But what about using regex named capturing groups? e.g. (?<NAME>X). That way the user could explicitly design the search with respect to matching between fields. And only named groups would be accessible across fields? I think it’s a java 7 feature only though. I think you’d probably have to restrict named variables to one field and make the match available in others, or it would be too complex to program, and at any rate it could be very very slow.

August 1, 2014 at 05:41 #9684

Tom Honeyman

On a different but related note to this, what about being able to define re-useable portions of regexp for use in a search pattern?

For instance, say I wanted to define a set of vowels or consonants relevant to what I’m searching for, and then re-use that portion of regexp multiple times across a search. It’s much cleaner to say define them:

$v = “[aeiou]”
$c = “[ptkmnb]”

and then reuse the variables in a match:


to look for words with two syllables.

Basically the setup would swap in the contents of the variable before matching the regexp. This would greatly simplify building complex regular expressions. The swapped in version would then be:


Of course, this is a just a simple example, but the possibilities could be a lot more complex.

If the variables were stored against the search domain, then over time, a user could build a complex set of variables to help with searching within that search domain. Personally I would use it for all sorts of things from building custom character classes to defining verbal morphology, or more simply just for matching against controlled vocabularies for small classes of words (e.g. all the $pronouns, $demonstratives, etc).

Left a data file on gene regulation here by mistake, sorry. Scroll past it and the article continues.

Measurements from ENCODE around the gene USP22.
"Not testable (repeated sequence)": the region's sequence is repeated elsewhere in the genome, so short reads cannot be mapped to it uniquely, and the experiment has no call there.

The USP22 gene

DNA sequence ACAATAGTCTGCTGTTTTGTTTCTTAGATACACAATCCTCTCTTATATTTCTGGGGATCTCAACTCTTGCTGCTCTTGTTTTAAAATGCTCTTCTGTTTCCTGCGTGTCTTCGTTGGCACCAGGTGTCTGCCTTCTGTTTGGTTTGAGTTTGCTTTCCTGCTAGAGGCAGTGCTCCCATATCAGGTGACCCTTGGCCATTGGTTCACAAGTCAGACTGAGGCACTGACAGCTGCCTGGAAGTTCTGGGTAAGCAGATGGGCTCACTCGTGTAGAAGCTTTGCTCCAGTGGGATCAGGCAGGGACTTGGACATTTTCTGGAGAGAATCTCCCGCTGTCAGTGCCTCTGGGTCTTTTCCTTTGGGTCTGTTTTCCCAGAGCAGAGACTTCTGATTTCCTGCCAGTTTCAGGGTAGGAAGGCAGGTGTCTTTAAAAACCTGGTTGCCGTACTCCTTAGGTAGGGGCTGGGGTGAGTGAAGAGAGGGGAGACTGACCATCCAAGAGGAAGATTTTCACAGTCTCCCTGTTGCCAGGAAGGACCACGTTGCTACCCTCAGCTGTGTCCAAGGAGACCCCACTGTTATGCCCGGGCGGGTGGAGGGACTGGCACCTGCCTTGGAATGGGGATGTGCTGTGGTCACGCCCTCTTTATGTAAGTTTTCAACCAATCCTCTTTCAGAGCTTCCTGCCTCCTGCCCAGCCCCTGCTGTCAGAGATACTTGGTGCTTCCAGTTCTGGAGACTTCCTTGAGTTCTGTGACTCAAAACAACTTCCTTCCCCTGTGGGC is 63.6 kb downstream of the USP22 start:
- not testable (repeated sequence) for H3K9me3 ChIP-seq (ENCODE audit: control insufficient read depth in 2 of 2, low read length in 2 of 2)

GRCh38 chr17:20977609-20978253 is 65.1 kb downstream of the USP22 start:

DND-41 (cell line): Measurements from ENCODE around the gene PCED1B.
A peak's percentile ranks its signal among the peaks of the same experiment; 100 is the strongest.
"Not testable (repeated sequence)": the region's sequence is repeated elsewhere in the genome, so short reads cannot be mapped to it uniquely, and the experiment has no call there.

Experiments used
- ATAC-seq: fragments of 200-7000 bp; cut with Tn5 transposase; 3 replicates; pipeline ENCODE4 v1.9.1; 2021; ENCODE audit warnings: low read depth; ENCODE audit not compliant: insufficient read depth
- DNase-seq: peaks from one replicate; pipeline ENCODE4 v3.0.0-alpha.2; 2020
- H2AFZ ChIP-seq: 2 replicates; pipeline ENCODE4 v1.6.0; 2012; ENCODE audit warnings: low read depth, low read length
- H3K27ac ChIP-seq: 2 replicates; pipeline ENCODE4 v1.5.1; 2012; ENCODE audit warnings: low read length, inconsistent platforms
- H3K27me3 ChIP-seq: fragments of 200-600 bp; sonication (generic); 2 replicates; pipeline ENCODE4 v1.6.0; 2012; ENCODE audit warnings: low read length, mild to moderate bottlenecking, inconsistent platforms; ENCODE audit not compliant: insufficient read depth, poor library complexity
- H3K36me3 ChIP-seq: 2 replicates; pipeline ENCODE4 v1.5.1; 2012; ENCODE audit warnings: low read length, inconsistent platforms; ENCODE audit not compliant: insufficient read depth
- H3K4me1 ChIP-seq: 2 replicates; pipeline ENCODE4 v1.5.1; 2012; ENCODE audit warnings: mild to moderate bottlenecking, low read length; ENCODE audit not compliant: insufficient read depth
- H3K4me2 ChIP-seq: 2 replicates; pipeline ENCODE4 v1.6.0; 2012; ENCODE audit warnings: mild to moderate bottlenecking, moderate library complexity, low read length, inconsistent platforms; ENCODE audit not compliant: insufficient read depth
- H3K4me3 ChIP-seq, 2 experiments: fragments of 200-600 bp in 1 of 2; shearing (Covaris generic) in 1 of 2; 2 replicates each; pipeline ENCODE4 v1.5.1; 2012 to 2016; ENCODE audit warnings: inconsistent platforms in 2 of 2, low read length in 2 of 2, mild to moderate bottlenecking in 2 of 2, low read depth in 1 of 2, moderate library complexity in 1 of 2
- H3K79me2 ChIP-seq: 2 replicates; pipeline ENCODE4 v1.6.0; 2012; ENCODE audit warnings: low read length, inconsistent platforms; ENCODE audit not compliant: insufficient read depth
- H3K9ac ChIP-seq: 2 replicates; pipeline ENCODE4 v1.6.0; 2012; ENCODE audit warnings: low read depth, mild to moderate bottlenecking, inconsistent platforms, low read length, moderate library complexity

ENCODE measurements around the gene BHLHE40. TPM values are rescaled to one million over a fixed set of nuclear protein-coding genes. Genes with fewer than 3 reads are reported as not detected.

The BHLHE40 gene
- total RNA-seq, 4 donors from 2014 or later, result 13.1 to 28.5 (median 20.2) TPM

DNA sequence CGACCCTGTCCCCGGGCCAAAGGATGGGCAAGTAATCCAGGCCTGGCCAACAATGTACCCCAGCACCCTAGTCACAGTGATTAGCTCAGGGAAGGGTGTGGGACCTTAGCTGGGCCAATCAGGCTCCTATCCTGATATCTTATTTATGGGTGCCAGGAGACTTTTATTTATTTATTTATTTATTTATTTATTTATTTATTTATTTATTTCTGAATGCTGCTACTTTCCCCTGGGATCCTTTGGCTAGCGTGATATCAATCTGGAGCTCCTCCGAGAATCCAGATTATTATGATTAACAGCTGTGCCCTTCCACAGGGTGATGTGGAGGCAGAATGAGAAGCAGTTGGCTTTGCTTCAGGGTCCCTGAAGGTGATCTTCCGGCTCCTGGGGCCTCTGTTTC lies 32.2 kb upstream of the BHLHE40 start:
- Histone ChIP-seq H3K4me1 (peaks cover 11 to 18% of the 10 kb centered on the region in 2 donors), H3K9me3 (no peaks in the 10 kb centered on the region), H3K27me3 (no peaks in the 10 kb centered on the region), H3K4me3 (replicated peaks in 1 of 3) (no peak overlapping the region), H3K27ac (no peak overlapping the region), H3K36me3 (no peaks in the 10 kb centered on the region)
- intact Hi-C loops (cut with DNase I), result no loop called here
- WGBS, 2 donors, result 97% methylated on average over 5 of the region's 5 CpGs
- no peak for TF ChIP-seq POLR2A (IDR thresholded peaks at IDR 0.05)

• This reply was modified 4 years, 8 months ago by  Tom Honeyman.
August 1, 2014 at 05:53 #9686

Tom Honeyman

If you like the idea, then I guess I’d also stretch it to include recursion, such that variables can exist in variables as well:

$v = “[aeiou]”
$c = “[ptkmnb]”
$disyllabic_word = “\b$c$c?$v$c$c?$v$c?\b”
$monosyllabic_word = “\b$c$c?$v$c?\b”

and so on…

August 3, 2014 at 22:49 #9690


There is already an item on the wish list about storing regular expressions for later re-use, so that the same expressions don’t have to be entered over and over again. Your suggestion sounds like a more sophisticated version of this request. And it sounds useful, so we’ll add this to the existing request (without being able to tell if or when this can be implemented).


November 30, 2018 at 05:48 #12536

Christian Döhler

Has this been implemented in one of the ELAN versions since this thread?

What I am looking for seems to be related. For example: I want replace a with ä, but only word-finally or before t.

1. I search for a(\b|t)
2. In other software, I would then invoke my capture group when doing the replace. I would replace with: ä\1 or with ä$1

The second step does not work in ELAN. not in the single file search, nor in the multiple search&replace?

December 3, 2018 at 10:04 #12539


I’m afraid we haven’t been able to dedicate any time/resources to implementing either of these wishes (storing regex and supporting backreferences in search/replace) for the past few years. But these items are still on the list, together with a few other improvements to the search (and replace) engine.